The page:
There’s no “mini-ice age” in store over the next 15 years, notwithstanding reports over the weekend that a drop in solar sunspot activity during the 2030s could provide some respite from accelerating climate change.
The reports came from the UK Royal Astronomical Society’s annual meeting in Wales, and prompted at least one online discussion in which climate activists considered whether a short period of cooling would buy a bit of time for a clean energy transition that must be complete by mid-century. But Joe Romm, founding editor of the widely-respected Climate Progress blog, dashed those hopes with a quote from a paper last month in the journal Nature Communications: “Any reduction in global mean near-surface temperature due to a future decline in solar activity is likely to be a small fraction of projected anthropogenic warming.”
The UK report suggested a repeat of the Maunder Minimum, a period from about 1645 to 1715 in which sunspot activity became very rare. “If this one study does turn out to be right, we’d see solar conditions equivalent to the Maunder Minimum in the 2030s,” Romm writes. But any cooling that resulted would have little effect on the progression of climate change, for three reasons: the Little Ice Age “turns out to have been quite little,” the cooling that did take place was driven mainly by volcanic activity, and “the warming effect from global greenhouse gases will overwhelm any reduction in solar forcing, even more so by the 2030s.”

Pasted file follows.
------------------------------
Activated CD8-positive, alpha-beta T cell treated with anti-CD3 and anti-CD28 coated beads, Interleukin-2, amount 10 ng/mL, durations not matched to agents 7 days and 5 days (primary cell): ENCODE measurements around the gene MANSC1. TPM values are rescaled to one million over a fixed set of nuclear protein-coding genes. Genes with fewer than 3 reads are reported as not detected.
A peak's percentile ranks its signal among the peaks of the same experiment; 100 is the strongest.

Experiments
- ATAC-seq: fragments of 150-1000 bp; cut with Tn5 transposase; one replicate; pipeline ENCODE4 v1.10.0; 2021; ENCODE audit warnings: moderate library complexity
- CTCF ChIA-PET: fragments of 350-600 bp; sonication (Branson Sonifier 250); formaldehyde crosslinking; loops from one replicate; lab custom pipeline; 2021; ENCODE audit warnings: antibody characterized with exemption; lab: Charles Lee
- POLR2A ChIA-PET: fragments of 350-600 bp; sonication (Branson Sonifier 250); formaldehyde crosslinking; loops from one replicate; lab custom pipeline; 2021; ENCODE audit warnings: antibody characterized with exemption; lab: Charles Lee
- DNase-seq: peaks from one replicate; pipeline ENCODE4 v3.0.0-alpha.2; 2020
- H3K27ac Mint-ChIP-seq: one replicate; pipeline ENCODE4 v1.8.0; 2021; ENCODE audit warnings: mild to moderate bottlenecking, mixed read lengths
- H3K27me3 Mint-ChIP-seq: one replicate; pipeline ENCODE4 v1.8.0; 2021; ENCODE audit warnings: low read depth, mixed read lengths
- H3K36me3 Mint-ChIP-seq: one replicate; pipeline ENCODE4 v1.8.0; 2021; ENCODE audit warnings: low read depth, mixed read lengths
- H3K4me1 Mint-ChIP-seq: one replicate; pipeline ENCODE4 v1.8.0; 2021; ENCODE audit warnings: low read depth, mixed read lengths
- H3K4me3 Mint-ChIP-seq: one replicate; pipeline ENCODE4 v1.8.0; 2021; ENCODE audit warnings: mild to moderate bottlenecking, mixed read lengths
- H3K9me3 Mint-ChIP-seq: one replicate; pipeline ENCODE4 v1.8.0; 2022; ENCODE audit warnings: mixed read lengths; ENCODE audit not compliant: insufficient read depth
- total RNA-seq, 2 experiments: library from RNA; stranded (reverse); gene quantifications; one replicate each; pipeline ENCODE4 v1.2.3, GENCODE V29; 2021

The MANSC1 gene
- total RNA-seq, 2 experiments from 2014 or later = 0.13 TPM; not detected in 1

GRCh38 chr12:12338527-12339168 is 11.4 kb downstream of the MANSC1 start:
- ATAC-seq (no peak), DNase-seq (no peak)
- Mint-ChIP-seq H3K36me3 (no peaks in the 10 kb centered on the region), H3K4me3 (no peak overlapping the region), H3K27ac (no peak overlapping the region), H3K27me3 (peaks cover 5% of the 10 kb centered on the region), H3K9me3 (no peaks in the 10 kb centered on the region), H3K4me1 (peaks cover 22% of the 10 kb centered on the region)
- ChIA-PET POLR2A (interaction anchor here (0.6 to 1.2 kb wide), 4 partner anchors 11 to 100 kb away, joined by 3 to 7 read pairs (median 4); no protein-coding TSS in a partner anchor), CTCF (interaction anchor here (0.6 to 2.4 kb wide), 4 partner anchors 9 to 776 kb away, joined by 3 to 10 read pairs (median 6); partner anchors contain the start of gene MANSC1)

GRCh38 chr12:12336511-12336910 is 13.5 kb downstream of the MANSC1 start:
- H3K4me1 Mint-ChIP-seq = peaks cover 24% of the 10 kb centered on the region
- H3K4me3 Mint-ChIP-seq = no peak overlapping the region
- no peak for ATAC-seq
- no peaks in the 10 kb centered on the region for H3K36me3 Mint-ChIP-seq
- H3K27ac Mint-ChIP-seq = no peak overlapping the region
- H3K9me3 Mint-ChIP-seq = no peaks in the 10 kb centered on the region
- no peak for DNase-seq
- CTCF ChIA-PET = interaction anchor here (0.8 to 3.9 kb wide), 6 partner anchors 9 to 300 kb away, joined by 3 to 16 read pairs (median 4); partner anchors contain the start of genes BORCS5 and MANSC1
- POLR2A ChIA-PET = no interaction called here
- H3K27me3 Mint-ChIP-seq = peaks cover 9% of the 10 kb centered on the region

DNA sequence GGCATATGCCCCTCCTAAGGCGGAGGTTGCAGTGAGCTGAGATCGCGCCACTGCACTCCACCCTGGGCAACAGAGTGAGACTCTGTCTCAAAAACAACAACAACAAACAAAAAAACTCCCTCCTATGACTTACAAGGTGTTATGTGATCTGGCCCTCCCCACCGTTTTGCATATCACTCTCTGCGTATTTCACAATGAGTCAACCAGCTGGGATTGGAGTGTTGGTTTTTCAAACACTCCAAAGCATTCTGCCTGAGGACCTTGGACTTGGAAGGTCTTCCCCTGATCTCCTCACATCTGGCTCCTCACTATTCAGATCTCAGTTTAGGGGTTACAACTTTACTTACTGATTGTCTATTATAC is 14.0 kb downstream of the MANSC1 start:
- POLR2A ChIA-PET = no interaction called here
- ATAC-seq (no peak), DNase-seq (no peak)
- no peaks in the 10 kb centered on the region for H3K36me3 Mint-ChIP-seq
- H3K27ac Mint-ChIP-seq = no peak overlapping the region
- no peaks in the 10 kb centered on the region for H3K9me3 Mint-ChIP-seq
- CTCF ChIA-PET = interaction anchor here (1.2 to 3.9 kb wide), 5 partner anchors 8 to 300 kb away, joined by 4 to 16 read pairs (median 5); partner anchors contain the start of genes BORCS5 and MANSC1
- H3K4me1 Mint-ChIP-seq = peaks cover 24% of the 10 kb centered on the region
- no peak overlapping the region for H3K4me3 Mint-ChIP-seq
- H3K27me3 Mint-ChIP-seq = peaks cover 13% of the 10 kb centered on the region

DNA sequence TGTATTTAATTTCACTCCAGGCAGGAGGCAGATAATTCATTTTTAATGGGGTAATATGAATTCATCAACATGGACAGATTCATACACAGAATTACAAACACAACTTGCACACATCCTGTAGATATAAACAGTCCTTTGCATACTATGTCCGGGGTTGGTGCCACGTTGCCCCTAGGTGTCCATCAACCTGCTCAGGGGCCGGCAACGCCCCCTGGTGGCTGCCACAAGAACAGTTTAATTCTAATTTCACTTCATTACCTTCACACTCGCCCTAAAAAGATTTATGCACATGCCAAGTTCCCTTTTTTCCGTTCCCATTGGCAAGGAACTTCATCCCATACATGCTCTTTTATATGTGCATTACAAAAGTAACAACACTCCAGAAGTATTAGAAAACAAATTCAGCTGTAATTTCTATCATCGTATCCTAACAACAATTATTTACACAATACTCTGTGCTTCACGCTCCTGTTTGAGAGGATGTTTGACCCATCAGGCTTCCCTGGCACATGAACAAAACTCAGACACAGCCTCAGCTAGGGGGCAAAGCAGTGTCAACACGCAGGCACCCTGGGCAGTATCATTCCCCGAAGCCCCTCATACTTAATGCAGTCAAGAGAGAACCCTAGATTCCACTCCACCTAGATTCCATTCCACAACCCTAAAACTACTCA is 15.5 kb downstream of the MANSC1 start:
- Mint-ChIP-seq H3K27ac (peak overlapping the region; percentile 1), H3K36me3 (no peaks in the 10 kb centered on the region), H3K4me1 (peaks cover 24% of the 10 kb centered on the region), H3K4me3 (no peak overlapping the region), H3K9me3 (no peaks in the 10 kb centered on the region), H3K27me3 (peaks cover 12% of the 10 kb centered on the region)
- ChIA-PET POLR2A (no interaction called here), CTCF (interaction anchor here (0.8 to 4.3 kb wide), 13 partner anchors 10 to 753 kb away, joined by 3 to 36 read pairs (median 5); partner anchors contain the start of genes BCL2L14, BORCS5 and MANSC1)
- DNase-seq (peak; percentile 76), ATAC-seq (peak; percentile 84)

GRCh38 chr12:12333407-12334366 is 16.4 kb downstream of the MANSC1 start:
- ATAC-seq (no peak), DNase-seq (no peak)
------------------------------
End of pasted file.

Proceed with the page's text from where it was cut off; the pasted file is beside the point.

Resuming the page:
Romm concludes: “No Maunder Minimum can save homo sapiens from that catastrophic outcome. Only humanity can—by ignoring those who deny or mislead on climate science and instead taking aggressive action to slash carbon pollution ASAP.”